LEFT JOIN USERS_MESSAGES_PUSHNOTIFICATION_OPEN_shared AS open ON (send."USER_ID")=(open."USER_ID")
    AND
    (send."DEVICE_ID")=(open."DEVICE_ID")
    AND
    ((send."MESSAGE_VARIATION_API_ID")=(open."MESSAGE_VARIATION_API_ID")
    OR
    (send."CANVAS_STEP_API_ID")=(open."CANVAS_STEP_API_ID"))
LEFT JOIN users_messages_pushnotification_bounce_shared AS bounce ON (send."USER_ID")=(bounce."USER_ID")
    AND
    (send."DEVICE_ID")=(bounce."DEVICE_ID")
    AND
    ((send."MESSAGE_VARIATION_API_ID")=(bounce."MESSAGE_VARIATION_API_ID")
    OR
    (send."CANVAS_STEP_API_ID")=(bounce."CANVAS_STEP_API_ID"))
LIMIT 500;

You can use this unique email clicks query to analyze the unique email click in a given time window. The algorithm to calculate this is as follows:

  1. Partition the events by the key (app_group_id, message_variation_id, dispatch_id, email_address).
  2. In each partition, order the events by time, and the first event is always a unique event.
  3. For every subsequent event, if it occurred more than seven days after its predecessor, is considered a unique event.

We can use Snowflake’s windowing functions to help us achieve this. The following query gives us all email clicks in the last 365 days and indicates which events are unique in the is_unique column:

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SELECT id, app_group_id, message_variation_api_id, dispatch_id, email_address, time,
  ROW_NUMBER()       OVER (PARTITION BY app_group_id, message_variation_api_id, dispatch_id, email_address order by time) row_number,
  LAG(time, 1, time) OVER (PARTITION BY app_group_id, message_variation_api_id, dispatch_id, email_address order by time) previous_time,
  time - previous_time AS diff,
  IFF(row_number = 1, true, IFF(diff >= 7*24*3600, true, false)) AS is_unique
FROM USERS_MESSAGES_EMAIL_CLICK_SHARED
WHERE
  time < DATE_PART('EPOCH_SECOND', TO_TIMESTAMP(CURRENT_TIMESTAMP()))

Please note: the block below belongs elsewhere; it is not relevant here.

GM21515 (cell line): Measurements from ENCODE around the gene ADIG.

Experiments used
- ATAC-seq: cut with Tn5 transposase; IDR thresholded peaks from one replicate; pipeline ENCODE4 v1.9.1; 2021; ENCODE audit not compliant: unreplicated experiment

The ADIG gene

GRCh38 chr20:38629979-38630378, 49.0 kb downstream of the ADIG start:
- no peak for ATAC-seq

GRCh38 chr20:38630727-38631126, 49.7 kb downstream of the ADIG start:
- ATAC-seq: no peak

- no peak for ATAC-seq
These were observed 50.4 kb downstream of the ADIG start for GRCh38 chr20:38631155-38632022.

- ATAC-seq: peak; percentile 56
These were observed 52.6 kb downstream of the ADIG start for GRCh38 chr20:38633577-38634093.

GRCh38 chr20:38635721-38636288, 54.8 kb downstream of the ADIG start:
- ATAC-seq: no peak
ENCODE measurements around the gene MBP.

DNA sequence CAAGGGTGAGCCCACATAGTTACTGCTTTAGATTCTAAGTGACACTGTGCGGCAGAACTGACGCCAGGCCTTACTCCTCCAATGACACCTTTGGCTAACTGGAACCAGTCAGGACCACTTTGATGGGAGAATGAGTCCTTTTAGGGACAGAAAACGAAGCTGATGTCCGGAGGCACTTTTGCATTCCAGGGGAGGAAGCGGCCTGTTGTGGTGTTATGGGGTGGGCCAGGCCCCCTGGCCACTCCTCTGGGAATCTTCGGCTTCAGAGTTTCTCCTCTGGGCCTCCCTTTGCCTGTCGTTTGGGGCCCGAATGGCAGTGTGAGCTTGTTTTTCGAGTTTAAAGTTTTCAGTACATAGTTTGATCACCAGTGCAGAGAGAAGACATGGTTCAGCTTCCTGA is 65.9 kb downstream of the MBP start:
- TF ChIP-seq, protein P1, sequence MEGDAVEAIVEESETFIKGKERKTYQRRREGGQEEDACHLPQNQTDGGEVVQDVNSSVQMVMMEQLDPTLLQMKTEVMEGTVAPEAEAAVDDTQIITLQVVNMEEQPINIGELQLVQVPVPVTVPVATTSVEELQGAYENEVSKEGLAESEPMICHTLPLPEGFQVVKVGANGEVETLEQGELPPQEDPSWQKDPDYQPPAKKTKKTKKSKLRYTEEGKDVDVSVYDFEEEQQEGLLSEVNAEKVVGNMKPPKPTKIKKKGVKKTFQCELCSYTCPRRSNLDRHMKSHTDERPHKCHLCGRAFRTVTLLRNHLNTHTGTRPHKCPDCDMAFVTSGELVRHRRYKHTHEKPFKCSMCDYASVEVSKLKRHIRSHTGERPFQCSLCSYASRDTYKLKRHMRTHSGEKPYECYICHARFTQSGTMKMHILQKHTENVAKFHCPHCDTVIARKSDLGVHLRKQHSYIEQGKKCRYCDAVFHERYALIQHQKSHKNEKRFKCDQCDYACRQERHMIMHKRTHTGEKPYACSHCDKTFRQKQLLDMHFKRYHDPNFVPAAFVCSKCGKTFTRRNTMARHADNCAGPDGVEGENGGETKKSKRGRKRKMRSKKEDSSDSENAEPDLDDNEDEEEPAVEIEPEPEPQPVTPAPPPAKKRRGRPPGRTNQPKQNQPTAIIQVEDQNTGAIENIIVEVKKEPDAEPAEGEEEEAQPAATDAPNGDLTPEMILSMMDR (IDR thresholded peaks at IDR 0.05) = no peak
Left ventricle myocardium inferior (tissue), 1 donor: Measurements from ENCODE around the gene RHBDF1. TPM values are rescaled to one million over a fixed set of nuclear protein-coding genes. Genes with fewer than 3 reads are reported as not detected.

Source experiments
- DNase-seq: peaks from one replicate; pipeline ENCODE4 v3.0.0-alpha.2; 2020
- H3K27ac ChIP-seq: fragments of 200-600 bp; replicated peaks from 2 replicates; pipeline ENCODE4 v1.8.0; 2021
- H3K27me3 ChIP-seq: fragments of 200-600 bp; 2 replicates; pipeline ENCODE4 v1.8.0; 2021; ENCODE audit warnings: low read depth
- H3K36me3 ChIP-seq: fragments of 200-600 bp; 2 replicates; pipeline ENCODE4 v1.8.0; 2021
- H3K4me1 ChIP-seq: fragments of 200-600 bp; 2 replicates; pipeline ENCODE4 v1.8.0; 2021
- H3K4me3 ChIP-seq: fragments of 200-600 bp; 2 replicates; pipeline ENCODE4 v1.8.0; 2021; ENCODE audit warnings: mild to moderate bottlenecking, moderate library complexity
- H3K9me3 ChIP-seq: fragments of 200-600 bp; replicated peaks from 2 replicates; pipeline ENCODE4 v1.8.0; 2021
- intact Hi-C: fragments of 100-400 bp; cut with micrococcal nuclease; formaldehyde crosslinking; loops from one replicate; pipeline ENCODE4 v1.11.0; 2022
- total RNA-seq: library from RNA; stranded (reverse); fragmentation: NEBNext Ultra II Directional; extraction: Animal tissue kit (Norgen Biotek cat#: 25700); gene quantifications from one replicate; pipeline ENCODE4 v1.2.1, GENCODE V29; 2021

AND time > DATE_PART('EPOCH_SECOND', TO_TIMESTAMP(CURRENT_TIMESTAMP())) - 365*24*3600; 

If you just want to see the unique events, use the QUALIFY clause:

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SELECT id, app_group_id, message_variation_api_id, dispatch_id, email_address, time,
  ROW_NUMBER()       OVER (PARTITION BY app_group_id, message_variation_api_id, dispatch_id, email_address order by time) row_number,
  LAG(time, 1, time) OVER (PARTITION BY app_group_id, message_variation_api_id, dispatch_id, email_address order by time) previous_time,
  time - previous_time AS diff,
  IFF(row_number = 1, true, IFF(diff >= 7*24*3600, true, false)) AS is_unique
FROM USERS_MESSAGES_EMAIL_CLICK_SHARED
WHERE
  time < DATE_PART('EPOCH_SECOND', TO_TIMESTAMP(CURRENT_TIMESTAMP())) 
  AND time > DATE_PART('EPOCH_SECOND', TO_TIMESTAMP(CURRENT_TIMESTAMP())) - 365*24*3600
QUALIFY is_unique = true;

To further see unique event counts grouped by email address:

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WITH unique_events AS(
  SELECT id, app_group_id, message_variation_api_id, dispatch_id, email_address, time,
  ROW_NUMBER()       OVER (PARTITION BY app_group_id, message_variation_api_id, dispatch_id, email_address order by time) row_number,
  LAG(time, 1, time) OVER (PARTITION BY app_group_id, message_variation_api_id, dispatch_id, email_address order by time) previous_time,
  time - previous_time AS diff,
  IFF(row_number = 1, true, iff(diff >= 7*24*3600, true, false)) AS is_unique
FROM USERS_MESSAGES_EMAIL_CLICK_SHARED
WHERE
  time < DATE_PART('EPOCH_SECOND', TO_TIMESTAMP(CURRENT_TIMESTAMP())) 
  AND time > DATE_PART('EPOCH_SECOND', TO_TIMESTAMP(CURRENT_TIMESTAMP())) - 365*24*3600
QUALIFY is_unique = true) 
SELECT email_address, count(*) AS count
FROM unique_events
GROUP BY email_address;